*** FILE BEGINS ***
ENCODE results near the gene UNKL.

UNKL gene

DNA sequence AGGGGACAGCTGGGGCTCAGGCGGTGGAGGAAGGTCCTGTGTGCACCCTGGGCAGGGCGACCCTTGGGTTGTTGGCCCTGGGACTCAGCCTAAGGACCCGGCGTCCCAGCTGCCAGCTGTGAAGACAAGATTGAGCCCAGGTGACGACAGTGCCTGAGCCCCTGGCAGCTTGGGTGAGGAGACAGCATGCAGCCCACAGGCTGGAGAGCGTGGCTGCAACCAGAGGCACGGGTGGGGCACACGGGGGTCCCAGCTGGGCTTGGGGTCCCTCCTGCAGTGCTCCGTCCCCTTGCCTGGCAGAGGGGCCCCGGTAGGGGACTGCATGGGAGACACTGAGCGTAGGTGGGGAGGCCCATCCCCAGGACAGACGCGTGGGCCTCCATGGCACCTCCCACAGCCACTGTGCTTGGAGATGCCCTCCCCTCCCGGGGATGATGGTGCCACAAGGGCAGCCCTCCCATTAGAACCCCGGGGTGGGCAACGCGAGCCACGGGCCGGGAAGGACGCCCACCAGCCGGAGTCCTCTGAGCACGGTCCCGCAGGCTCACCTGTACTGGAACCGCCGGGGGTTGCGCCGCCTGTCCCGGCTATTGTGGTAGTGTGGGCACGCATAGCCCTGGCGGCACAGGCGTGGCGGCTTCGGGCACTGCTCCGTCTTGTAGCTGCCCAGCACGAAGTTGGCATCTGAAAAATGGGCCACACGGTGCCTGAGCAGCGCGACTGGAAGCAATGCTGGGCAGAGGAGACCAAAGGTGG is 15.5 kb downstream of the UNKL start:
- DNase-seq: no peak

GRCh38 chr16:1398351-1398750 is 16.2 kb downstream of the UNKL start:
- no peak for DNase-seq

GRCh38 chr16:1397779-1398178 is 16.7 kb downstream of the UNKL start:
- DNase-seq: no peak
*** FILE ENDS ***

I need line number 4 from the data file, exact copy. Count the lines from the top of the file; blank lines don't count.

- DNase-seq: no peak